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Informal conception arrangements – understanding the legal implications for parents, donors and children

Posted on 07 June 2018

Informal conception arrangements – understanding the legal implications for parents, donors and children

A recent Channel 4 documentary "4 Men 175 Babies: The UK's Super Sperm Donors" told the stories of four men who had collectively conceived more than 175 babies following informal donation of their sperm to women who had contacted them online, normally through social media.  Clive, 61 a retired teacher followed in the documentary, estimated that on average he made 14 donations monthly and had given a total of 500 donations to strangers.  The documentary highlights the growing trend of informal conception arrangements.

However, it is unlikely that informal donors and the mothers of the children are aware of the legal implications for themselves and the children.

Who are the Legal Parents?

Irrespective of any agreement that may have been reached between individuals in informal donor arrangements, the law determines who are a child's "legal parents" and who has "parental responsibility." 

The term "legal parents" refers to an individual's status which is relevant in respect of matters such as inheritance claims, nationality and financial responsibility. A child can only have two legal parents. Legal parenthood is distinct from parental responsibility which gives individuals the authority to make decisions about a child's care, including decisions in relation to medical care, education and religion.

It will always be the case that the birth mother is the child's legal mother. The determination of who is considered the child's second legal parent will depend on a number of factors, including whether the birth mother was married or in a civil partnership at the time of conception and the circumstances of the conception. In the situation of an "at home" conception, as opposed to conception taking place at a UK licensed clinic:-

  • A donor will not be considered to be the child's legal father, if he donates by artificial insemination to a woman who is married or in a civil partnership, as in those circumstances the birth mother and her spouse or civil partner will be the second legal parent.
  • A donor will be considered to be the child's legal father, if he donates by artificial insemination to a woman who is neither married nor in a civil partnership.
  • If conception occurs following sexual intercourse, the donor will always be considered the child's legal father, regardless of the birth mother's marital status.

What does it mean financially to be a child's legal father?

A legal father has financial obligations to a child in the event of a claim being made by the mother.  Therefore, even if at the time of conception the parties had agreed that the donor would have no financial responsibility for the child, this does not preclude the mother from making financial claims on behalf of a child following its birth for maintenance through the Child Maintenance Service, or, potentially applying for further provision (including for housing or capital provision for the child) through the court.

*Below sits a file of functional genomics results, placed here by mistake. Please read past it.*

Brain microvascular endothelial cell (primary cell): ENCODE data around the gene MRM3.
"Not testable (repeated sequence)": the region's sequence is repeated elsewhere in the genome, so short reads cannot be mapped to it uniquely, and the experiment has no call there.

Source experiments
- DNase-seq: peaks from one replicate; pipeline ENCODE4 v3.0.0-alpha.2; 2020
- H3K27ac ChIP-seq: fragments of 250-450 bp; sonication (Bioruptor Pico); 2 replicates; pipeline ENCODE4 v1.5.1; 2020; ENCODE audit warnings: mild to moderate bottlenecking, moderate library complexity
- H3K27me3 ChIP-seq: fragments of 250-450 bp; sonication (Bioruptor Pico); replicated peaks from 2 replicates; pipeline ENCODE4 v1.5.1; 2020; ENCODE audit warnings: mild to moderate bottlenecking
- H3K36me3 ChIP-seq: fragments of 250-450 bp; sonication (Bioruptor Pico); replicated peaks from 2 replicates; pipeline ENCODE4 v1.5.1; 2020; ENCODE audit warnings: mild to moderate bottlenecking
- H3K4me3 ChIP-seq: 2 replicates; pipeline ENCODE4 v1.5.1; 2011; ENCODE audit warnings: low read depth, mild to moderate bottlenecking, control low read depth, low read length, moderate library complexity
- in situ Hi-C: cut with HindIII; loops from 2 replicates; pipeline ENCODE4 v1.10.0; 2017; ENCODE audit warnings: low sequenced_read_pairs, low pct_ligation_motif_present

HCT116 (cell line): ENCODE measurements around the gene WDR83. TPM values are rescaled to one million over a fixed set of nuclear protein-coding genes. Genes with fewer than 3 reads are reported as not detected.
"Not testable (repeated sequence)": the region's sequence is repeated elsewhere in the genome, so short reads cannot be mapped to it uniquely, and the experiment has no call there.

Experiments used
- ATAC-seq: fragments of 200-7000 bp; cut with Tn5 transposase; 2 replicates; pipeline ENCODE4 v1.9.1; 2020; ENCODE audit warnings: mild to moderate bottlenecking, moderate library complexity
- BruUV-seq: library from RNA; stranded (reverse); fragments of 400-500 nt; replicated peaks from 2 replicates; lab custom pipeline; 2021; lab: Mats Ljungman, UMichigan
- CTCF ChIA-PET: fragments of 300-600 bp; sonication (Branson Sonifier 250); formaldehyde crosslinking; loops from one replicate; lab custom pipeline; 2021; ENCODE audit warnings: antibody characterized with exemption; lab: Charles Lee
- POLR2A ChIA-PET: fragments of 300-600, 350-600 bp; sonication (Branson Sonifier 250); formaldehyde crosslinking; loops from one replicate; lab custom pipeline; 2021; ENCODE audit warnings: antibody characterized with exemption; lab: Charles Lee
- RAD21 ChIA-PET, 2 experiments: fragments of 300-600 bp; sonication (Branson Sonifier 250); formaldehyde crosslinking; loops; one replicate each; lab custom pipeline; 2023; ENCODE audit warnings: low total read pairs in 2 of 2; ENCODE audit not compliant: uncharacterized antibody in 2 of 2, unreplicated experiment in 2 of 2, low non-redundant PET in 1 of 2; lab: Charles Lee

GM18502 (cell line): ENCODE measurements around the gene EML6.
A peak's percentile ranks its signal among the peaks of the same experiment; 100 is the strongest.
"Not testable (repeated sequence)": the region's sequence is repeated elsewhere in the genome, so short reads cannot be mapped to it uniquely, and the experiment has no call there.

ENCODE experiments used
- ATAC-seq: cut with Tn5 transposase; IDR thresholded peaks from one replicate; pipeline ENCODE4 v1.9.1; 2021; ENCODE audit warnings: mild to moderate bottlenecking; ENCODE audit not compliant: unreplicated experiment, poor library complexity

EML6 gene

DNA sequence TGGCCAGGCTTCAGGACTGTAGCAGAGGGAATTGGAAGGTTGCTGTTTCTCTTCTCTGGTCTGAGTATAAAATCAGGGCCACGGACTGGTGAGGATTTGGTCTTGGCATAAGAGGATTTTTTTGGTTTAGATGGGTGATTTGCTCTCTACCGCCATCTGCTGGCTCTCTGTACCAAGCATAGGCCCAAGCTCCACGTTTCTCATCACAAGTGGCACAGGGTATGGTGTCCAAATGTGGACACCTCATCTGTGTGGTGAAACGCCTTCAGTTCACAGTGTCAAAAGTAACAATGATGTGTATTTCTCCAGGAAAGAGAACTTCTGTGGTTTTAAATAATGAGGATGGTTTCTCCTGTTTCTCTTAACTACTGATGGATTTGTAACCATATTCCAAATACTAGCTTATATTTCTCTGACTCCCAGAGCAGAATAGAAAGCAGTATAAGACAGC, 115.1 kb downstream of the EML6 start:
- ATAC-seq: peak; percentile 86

Who has parental responsibility?

If a donor is deemed to be the child's second legal parent, he can be registered as the father on the child's birth certificate, if this is agreed between the donor and mother.  This will result in the donor having parental responsibility.  If a donor is not deemed to be a child's legal parent, he cannot be recorded on the child's birth certificate and therefore, will not have parental responsibility. There are however other legal routes by which a donor, whether or not a legal parent, can obtain parental responsibility.

Is the donor entitled to have a relationship with the child?

Even if agreement is reached at the time of an informal conception arrangement that the donor will not play any role in the child's life, this will not prevent a court application later being made by a donor following a child's birth.  Disputes involving children born as a result of informal donor arrangements are now commonplace in the family courts and can result in protracted and difficult litigation during a child's minority.  Such applications will typically relate to what arrangements should be put in place for a child, including where a child should live and how their time should be spent with the legal parent(s) and donor.  A donor who is deemed by law to be a child's legal parent can automatically apply for such an Order.  If a donor is not a child's legal parent but is the child's biological parent, permission of the court must first be obtained before an application can be made.


UK licensed clinics are legally required to comply with the rules prescribed by the Human Fertilisation and Embryology Authority which issues licences to the clinics.  These regulations impose a cap on the number of families which can be conceived using a single donor's sperm.  However, such rules do not apply to a donor who donates via an informal home arrangement. 

Informal conception arrangement can cause numerous legal issues for the parties involved, sometimes as a result of mismatched expectations at the outset.  Such arrangements should not be entered into other than on an informed basis so that all involved understand their potential future rights, responsibilities, obligations and status in respect to any child born to a mother.